Organizational Culture of Starbucks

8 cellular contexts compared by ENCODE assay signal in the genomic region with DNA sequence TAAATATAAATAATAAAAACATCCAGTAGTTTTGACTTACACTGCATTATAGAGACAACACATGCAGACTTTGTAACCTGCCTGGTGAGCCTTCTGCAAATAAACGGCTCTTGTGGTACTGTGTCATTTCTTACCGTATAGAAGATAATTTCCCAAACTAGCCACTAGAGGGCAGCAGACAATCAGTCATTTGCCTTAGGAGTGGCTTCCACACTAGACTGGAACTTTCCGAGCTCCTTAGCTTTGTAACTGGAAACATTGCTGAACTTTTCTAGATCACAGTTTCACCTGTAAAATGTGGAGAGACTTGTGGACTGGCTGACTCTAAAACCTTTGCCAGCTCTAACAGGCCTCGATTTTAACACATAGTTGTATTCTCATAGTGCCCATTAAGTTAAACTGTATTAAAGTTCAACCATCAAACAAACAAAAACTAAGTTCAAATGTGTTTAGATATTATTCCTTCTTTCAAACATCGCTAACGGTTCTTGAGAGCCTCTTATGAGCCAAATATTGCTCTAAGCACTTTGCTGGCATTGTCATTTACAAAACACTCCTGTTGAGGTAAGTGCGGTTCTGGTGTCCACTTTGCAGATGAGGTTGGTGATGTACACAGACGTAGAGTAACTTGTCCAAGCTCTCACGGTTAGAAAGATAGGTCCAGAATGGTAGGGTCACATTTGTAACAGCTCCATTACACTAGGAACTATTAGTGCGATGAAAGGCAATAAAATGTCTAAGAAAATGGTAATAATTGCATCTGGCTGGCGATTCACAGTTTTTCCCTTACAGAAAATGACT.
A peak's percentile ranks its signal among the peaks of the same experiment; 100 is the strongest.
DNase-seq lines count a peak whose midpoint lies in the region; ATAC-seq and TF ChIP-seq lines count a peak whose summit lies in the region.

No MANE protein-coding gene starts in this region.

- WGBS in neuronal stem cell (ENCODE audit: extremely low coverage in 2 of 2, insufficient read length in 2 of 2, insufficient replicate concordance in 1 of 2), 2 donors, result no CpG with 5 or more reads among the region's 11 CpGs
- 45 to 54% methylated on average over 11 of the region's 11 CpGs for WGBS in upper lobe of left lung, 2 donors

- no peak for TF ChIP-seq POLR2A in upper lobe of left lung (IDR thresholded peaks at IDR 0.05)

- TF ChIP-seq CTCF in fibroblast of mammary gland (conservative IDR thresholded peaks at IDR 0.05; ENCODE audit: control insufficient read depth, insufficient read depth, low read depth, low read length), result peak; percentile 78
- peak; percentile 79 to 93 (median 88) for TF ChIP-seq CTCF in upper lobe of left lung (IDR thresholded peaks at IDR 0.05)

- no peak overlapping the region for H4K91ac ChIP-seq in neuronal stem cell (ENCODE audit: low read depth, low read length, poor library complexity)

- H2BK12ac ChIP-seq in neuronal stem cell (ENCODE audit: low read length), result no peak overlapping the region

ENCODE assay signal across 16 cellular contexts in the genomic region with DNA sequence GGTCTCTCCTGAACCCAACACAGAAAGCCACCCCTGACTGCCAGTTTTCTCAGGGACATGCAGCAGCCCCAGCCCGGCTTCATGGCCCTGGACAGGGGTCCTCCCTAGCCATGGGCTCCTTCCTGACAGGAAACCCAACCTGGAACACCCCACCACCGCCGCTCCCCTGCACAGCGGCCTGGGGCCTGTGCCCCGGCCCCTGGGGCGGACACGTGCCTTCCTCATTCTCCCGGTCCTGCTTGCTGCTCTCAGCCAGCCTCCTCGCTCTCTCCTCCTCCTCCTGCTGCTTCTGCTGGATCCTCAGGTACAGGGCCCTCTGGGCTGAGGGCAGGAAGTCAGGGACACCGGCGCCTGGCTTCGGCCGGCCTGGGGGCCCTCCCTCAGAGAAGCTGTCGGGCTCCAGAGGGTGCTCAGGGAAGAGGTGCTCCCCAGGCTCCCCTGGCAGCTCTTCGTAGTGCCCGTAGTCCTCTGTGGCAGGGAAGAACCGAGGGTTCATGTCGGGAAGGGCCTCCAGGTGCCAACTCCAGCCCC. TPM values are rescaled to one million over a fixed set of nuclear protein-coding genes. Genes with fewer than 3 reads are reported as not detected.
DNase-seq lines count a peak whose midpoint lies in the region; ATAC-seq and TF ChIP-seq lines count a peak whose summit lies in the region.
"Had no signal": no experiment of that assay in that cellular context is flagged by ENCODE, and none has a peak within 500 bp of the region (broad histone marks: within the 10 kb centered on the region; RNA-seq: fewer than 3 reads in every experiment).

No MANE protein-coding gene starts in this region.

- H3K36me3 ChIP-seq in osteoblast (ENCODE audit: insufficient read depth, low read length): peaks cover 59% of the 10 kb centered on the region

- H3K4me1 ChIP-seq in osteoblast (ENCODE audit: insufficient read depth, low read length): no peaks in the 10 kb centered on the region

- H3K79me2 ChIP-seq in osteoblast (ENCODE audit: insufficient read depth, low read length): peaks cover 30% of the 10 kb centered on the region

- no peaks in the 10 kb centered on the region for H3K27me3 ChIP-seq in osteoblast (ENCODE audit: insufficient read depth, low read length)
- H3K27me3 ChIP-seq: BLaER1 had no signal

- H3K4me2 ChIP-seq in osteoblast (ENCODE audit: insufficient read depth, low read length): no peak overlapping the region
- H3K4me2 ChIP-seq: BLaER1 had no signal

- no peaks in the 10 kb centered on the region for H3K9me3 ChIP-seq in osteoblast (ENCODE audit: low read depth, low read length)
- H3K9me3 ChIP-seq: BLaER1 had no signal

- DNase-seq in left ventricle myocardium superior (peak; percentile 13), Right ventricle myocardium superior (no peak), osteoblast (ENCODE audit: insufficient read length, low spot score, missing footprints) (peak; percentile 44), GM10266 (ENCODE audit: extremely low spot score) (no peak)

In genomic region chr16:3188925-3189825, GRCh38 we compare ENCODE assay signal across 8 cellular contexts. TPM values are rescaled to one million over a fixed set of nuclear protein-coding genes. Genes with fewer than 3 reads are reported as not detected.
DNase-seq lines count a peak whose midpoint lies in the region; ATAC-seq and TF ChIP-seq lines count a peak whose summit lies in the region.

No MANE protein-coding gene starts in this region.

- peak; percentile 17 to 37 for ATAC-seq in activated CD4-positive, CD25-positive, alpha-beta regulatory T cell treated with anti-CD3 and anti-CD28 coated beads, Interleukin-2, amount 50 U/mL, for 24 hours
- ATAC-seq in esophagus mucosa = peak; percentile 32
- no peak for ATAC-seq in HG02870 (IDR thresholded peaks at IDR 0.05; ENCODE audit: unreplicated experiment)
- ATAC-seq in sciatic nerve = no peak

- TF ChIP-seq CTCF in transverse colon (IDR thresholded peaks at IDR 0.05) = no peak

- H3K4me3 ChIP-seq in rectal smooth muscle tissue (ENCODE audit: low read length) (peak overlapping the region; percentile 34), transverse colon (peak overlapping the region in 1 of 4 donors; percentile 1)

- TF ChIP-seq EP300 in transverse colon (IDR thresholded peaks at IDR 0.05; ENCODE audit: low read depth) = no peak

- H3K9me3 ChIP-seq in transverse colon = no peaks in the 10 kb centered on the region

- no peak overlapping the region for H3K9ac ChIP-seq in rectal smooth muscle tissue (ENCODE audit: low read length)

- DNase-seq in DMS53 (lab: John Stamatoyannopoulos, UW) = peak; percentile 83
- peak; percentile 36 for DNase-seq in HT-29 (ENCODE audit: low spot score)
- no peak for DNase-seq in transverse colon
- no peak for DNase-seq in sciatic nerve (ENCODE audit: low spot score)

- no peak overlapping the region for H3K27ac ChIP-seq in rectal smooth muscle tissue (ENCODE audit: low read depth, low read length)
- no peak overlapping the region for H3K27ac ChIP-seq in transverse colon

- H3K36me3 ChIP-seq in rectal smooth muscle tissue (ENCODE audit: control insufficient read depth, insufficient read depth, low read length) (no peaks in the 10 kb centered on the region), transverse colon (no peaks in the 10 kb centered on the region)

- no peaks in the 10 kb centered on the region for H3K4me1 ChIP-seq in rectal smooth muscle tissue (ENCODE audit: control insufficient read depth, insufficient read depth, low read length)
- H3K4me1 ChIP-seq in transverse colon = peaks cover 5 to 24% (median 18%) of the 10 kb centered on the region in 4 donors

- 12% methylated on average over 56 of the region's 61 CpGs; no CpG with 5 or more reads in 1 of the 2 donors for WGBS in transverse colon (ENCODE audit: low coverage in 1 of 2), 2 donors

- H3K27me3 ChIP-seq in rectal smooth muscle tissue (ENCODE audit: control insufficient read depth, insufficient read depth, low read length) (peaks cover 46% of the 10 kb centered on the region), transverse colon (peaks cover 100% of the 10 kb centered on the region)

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Organizational Culture of Starbucks Angela Browning BCOM/230 November 19, 2012 Jamie Barmach Organizational Culture of Starbucks The organizational culture of Starbucks begins with their mission statement. It continues with external communication via interaction with vendors, community involvement, and encouraging customer feedback on service and ideas for improvement. The Starbucks mission statement says that they are “passionate about ethically sourcing their coffee beans … and improving the lives of the people who grow them” (Starbucks Coffee Company, 2012, Our Starbucks Mission Statement, para. 1). They meet this mission by buying these environmentally friendly products. For example, 86% of coffee bean sourcing comes from farms protecting the ecosystem (Starbucks Coffee Company, 2012, Responsibly Grown Coffee, para. 9). This includes coffee beans grown under the canopy, even though the growth is slower; thus preserving the canopy and the life it supports. Peter Seligmann, Co-founder, Chairman, and CEO of Conservation International stated that Starbucks has “raised the bar for the entire industry” (Starbucks Coffee Company, 2012, Goals & Progress: Ethical Sourcing, para. 4). A second example would be that 98% of coffee bean suppliers are small farms. Of these, 100% of the small farm children attend school; thus, improving their lives (Starbucks Coffee Company, 2012, Goals & Progress: Ethical Sourcing, para. 5). This communicates by their actions that they are serious about their mission statement. Additionally, in the mission statement, Starbucks states that “we take our responsibility to be good neighbors seriously.” Starbucks gives back in various ways: 1) Create Job for USA – where they have teamed up with Opportunity Finance Network to provide small business loans, community center financing, and housing project financing in underserved

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